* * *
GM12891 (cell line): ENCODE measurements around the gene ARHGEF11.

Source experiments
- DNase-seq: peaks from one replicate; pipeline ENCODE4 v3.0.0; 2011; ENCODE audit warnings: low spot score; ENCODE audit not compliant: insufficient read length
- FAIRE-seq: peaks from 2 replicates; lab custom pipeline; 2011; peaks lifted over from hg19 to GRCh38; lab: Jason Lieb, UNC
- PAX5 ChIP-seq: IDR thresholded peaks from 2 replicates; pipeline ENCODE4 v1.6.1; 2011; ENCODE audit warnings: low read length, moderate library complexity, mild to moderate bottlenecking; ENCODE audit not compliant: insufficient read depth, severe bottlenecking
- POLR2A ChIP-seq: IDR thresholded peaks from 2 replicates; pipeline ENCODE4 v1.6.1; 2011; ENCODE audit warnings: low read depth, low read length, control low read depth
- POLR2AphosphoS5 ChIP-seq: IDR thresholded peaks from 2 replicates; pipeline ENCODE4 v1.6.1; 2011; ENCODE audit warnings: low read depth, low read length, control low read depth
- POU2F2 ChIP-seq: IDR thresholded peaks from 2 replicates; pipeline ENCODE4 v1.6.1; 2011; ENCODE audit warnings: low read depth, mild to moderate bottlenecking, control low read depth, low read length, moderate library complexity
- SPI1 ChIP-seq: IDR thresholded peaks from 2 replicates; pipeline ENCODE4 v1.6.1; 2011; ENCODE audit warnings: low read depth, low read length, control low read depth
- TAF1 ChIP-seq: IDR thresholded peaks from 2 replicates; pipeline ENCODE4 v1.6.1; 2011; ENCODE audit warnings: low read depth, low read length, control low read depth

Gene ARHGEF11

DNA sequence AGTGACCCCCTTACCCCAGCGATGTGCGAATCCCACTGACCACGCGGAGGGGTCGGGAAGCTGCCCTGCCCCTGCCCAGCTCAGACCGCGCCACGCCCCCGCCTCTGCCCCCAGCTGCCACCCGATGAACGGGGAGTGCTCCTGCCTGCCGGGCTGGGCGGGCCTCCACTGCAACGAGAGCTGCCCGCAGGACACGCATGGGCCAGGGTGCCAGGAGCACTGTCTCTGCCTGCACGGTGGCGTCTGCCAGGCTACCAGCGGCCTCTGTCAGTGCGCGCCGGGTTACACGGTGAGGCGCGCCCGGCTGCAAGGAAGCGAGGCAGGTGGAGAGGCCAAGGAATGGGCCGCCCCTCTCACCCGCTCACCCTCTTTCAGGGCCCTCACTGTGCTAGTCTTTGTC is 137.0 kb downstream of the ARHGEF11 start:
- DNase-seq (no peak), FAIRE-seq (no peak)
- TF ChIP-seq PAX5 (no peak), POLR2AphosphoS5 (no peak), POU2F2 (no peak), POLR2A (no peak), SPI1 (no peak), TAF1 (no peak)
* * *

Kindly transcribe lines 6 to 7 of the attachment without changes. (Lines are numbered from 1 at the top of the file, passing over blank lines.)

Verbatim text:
- POLR2A ChIP-seq: IDR thresholded peaks from 2 replicates; pipeline ENCODE4 v1.6.1; 2011; ENCODE audit warnings: low read depth, low read length, control low read depth
- POLR2AphosphoS5 ChIP-seq: IDR thresholded peaks from 2 replicates; pipeline ENCODE4 v1.6.1; 2011; ENCODE audit warnings: low read depth, low read length, control low read depth